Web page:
The Alaska Department of Corrections was sued late Tuesday by a group accusing the prison officials of subjecting Islamic inmates to “starvation” and discrimination by failing to meet their religious needs during Ramadan.
According to the complaint filed by the Council on American-Islamic Relations Legal Defense Fund in U.S. District Court on Tuesday evening, inmates Anas Dowl and Ernest Jacobsson, both at the Anchorage Correctional Complex, were discriminated against during the 2017 and ongoing 2018 Ramadan seasons. According to CAIR’s complaint, the inmates submitted numerous grievances but were not answered. The complaint seeks an emergency hearing and immediate injunction to fix the problems.
During Ramadan, participants fast from sunrise to sundown, and eat only after the sun is set. In prison, inmates are kept to a strict schedule of meals that is not ordinarily compatable with that religious timeline. Under the policies of the Department of Corrections, the superintendent of each prison is required to develop procedures to accommodate religious practices, including fasting.
At Anchorage Correctional Complex, according to the lawsuit, guards supplied bagged meals to Dowl and Jacobsson. The complaint states that the meals are much smaller than those available to other inmates, and in several instances included bologna sandwiches containing pork — something forbidden to practicing Muslims.
“As a result, on the days that Plaintiffs and other Muslim inmates participating in the Ramadan fast receive bologna sandwiches, in accordance with their sincerely-held religious beliefs, they forego eating the sandwiches and as a result receive even less calories than the already substantially low amount they are given,” the complaint states.
“In the meantime, Plaintiffs are suffering irreparable harm to their health, including malnutrition, starvation, weight loss, hunger pangs, headaches, dizziness, among other things,” the complaint states.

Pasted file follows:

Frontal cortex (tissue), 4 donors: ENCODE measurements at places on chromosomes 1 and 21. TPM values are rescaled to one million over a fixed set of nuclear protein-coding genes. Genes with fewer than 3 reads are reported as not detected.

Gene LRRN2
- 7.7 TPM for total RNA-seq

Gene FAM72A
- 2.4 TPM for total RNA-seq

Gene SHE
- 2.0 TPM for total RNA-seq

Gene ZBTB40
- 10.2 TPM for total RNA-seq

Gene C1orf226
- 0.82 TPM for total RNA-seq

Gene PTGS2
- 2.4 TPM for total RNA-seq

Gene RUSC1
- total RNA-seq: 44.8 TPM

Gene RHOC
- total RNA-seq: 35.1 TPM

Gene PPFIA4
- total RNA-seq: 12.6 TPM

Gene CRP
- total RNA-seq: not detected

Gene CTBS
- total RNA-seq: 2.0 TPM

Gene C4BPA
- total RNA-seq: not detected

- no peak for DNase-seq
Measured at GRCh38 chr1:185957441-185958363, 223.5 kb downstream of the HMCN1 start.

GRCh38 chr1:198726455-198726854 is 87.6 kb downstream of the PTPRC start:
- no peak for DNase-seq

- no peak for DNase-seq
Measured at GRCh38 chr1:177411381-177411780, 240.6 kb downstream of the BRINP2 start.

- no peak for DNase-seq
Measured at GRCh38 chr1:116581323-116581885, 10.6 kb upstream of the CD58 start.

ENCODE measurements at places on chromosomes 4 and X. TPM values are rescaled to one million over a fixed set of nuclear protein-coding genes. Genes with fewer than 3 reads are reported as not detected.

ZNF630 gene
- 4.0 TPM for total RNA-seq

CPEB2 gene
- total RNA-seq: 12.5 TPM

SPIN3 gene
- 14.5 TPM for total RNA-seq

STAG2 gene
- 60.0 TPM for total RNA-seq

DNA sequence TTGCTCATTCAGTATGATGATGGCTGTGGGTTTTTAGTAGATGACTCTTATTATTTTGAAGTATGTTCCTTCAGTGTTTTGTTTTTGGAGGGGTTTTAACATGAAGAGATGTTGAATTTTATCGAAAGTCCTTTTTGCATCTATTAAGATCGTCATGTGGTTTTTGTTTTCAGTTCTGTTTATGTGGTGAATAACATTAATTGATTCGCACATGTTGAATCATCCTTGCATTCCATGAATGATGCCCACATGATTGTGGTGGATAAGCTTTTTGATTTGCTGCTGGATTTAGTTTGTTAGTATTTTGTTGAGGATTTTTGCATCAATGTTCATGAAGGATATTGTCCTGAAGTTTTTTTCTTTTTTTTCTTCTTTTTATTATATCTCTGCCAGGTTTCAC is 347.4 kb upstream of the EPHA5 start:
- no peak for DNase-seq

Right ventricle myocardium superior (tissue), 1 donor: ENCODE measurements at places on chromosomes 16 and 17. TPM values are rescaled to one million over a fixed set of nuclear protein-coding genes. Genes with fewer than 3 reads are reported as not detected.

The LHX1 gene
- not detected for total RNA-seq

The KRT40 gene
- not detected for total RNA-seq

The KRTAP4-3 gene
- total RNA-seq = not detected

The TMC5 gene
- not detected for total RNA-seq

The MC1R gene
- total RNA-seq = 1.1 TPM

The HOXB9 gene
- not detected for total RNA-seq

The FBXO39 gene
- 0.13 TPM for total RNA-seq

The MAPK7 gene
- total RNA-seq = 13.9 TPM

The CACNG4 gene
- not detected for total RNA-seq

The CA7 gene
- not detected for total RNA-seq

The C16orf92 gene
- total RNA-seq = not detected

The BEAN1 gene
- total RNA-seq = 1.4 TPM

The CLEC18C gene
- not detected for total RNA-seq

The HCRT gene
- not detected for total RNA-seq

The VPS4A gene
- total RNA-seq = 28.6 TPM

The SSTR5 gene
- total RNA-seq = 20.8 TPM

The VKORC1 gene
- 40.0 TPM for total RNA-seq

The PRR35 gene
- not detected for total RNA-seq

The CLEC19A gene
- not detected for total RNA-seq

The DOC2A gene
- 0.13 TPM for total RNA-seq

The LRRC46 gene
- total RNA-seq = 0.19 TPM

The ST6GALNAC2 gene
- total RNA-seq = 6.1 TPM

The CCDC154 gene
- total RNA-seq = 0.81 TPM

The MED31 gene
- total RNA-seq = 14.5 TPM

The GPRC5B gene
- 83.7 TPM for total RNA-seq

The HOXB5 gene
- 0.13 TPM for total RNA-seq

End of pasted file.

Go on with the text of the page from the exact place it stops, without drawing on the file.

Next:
According to the complaint, the inmates’ sack meals were confiscated on May 19 during a search of their cells, and they were prohibited from saving food in their cells. They were further removed from the prison’s “Ramadan list,” meaning they did not receive bagged meals the next day, leaving them without food for two days.
Gadeir Abbas, CAIR’s senior litigation attorney, told the Empire by phone Wednesday that the actions amounted to retaliation against inmates who had complained about unequal treatment.
“We filed what we think is a very strong legal challenge to the … starvation policy,” Abbas said.
“We hope the court will see it as we do,” he said.
The lawsuit alleges that the prison’s policies violate Constitutional prohibitions against cruel and unusual punishment and free exercise of religion, as well as federal laws prohibiting religious discrimination.
By email, Department of Corrections spokeswoman Megan Edge said she could not comment on pending litigation but said the department “accommodates many different faiths inside of our facilities — including those who identify as Muslim. To the best of our ability, in accordance with Islamic Law, we are providing our Muslim residents the opportunity to succeed during Ramadan by being able to abstain totally from food and drink between dawn and dusk.”
Edge provided details of the sack meals provided to inmates who cannot eat at scheduled times: “In total, each inmate gets four sandwiches, four pieces of fruit, a bundle of vegetable sticks, two servings of milk, plus two cookies or cake,” she wrote.
The sandwiches are turkey bologna or chicken, not pork bologna, she confirmed.
The lawsuit has been referred to Judge John W. Sedwick in the U.S. District Court at Anchorage. Both complainants are from Anchorage.
Ramadan began May 16 and will end June 16.
• Contact reporter James Brooks at firstname.lastname@example.org or 523-2258.